Women reveal accounts of forced abortion in Scientology

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Tuesday, June 15, 2010

Scientology is facing renewed criticism, due to an extensive exposé in the Florida newspaper the St. Petersburg Times which contains revealing accounts of women involved in the organization who say they were forced to have abortions. Multiple different female members of the Scientology group called the Sea Org said they were pressured to have abortions, and were threatened with separation from their families, hard labor, interrogations, and shunning, if they did not comply.

A protester holds a sign which reads: "C[hurch] o[f] S[cientology] forces its female members to get abortions"
(February 10, 2008)
Image: Martin Poulter.

Women that came forward to the St. Petersburg Times said that those who did not wish to undergo an abortion were shunned by others within the Sea Org group, and were labeled as "out ethics" and "degraded beings". The Sea Org consists of 6,000 members of Scientology, who sign billion-year contracts to work for the organization for multiple lifetimes. Joining the Sea Org is considered a high calling within Scientology.

L. Ron Hubbard, the founder of Scientology, stated his appreciation for families within the Sea Org. Scientology's subsequent leader, David Miscavige, issued an order that children were to be banned in the Sea Org. The mandate by Miscavige asserted that children hampered the productivity of the Scientology order.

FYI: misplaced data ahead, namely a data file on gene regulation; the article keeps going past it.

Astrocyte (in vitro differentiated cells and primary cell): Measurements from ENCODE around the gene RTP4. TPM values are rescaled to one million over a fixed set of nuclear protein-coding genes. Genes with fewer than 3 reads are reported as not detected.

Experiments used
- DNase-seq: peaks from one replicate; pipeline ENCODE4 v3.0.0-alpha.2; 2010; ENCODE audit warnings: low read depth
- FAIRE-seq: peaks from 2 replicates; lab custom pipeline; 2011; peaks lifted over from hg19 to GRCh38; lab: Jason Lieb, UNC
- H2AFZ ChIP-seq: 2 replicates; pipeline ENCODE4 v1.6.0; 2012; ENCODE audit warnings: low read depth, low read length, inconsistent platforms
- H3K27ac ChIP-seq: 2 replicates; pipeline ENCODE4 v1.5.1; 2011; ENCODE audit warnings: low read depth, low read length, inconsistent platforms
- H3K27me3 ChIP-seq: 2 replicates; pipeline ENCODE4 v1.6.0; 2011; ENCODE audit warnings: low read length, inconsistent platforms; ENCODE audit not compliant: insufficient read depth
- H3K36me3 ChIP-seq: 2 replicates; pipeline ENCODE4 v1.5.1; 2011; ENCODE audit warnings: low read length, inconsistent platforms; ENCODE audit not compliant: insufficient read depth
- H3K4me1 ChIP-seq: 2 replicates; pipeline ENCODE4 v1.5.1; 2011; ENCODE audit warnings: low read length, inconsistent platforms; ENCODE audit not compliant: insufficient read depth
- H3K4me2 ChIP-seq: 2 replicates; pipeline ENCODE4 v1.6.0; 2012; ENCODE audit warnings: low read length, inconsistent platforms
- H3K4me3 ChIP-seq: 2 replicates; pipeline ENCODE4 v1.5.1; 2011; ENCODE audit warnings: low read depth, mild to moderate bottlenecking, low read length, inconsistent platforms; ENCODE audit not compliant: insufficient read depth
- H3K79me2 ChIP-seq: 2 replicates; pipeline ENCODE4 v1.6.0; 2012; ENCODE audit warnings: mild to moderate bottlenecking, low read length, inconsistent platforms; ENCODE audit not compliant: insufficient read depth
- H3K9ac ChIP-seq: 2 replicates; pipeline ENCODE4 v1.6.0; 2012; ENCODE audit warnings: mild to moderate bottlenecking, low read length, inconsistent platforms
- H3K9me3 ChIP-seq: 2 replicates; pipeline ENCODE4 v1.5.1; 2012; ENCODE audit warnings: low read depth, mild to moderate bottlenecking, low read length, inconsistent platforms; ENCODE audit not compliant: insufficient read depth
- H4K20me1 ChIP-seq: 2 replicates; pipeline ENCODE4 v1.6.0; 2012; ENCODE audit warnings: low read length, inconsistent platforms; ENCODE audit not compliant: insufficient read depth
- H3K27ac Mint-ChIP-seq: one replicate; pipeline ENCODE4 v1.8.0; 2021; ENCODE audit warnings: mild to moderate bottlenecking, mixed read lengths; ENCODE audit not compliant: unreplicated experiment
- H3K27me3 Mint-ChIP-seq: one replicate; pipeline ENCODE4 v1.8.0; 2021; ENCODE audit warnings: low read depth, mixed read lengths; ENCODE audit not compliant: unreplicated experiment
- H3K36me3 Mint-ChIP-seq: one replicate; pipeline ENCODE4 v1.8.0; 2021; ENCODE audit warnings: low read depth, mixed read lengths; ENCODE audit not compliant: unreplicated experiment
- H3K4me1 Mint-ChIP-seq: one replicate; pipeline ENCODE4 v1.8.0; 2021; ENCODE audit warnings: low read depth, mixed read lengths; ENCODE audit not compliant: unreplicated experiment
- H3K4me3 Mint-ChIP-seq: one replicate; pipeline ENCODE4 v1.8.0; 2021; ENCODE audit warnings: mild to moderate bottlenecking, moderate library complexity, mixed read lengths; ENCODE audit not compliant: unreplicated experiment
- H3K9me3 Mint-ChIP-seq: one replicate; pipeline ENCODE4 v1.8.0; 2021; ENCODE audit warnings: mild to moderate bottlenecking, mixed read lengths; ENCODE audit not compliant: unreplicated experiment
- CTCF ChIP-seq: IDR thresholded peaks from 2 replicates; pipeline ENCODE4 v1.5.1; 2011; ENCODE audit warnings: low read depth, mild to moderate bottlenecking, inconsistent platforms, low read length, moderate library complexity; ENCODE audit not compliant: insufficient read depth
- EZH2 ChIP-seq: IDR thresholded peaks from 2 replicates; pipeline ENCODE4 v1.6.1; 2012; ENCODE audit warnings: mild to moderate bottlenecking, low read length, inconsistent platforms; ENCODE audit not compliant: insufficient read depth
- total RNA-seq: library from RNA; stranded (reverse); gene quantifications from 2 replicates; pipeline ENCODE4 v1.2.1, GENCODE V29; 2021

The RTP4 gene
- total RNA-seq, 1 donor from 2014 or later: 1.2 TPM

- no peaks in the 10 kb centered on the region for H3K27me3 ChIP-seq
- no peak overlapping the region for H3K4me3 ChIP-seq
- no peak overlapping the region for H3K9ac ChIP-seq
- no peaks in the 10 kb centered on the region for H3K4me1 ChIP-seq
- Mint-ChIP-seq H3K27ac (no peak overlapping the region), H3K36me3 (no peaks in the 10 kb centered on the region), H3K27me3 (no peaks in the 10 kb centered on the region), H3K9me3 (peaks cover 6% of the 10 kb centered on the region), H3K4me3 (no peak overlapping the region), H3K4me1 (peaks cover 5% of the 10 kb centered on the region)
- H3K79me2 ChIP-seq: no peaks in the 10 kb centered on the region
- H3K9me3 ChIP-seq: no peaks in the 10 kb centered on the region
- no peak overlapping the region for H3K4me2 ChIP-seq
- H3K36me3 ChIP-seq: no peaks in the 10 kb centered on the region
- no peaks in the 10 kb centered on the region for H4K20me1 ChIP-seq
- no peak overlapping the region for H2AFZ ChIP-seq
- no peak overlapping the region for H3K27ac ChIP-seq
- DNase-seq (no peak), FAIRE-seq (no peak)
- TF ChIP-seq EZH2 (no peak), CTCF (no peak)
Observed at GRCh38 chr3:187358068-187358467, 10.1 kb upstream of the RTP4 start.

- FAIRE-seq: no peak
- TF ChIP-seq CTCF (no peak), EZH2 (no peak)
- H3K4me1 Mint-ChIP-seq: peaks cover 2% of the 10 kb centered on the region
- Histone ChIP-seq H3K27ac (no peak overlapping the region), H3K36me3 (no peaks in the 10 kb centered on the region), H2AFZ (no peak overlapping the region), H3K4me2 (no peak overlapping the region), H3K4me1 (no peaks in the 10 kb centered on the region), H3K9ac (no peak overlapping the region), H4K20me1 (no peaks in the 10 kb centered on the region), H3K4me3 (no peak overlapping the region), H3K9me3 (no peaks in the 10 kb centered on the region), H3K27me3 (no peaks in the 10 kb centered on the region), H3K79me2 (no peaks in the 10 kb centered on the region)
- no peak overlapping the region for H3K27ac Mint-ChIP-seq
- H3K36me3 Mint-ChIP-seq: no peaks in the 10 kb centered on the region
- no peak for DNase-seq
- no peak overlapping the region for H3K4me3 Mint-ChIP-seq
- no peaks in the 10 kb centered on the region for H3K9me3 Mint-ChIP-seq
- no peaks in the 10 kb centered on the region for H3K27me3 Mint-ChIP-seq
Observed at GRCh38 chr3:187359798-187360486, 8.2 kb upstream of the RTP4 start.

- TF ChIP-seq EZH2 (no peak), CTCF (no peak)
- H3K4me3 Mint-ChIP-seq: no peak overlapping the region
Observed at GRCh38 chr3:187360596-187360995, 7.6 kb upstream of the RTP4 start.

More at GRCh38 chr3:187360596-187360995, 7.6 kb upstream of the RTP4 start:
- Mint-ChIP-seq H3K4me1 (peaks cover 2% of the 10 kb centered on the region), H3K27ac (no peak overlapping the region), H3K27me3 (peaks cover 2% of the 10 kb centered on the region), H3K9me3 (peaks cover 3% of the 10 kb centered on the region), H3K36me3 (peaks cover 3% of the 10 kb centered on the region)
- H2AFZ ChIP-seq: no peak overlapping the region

Cquote1.svg There is no church policy to convince anyone to have an abortion, and the church has never engaged in such activity. Cquote2.svg

Tommy Davis, Scientology spokesman

Scientology representative, Tommy Davis denied all of the assertions made by the women. "There is no church policy to convince anyone to have an abortion, and the church has never engaged in such activity. The decision to have a child or terminate a pregnancy is a personal decision made by a couple. That applies to all Scientologists. If any current or former Sea Org member ever 'pressured' someone to have an abortion, they did so independently, and that action was not approved, endorsed or advocated by the church," stated Davis to the St. Petersburg Times.

Another woman is suing the Scientology organization in United States federal court, and stated she was threatened with severe repercussions if she did not have an abortion. Claire Headley, 35, a member of the Sea Org when she was in Scientology, told the St. Petersburg Times, "The policy was if a staff member became pregnant, that they were to have an abortion."

In 1991, Headley became a member of the Sea Org at age sixteen, and began work with the division of the organization in Los Angeles, California. She married at age seventeen, while a member of the organization. Headley said that officials within Scientology leadership pressured her to have two abortions: one at age nineteen, and another at age 21. Headley believed she had "no choice", as she had witnessed other women that refused to have abortions instructed to perform manual labor, with one pregnant woman ordered to dig ditches. Headley said that during pressure to have her second abortion she was forbidden to phone her husband to discuss the decision. She spent a total of thirteen years in the Sea Org.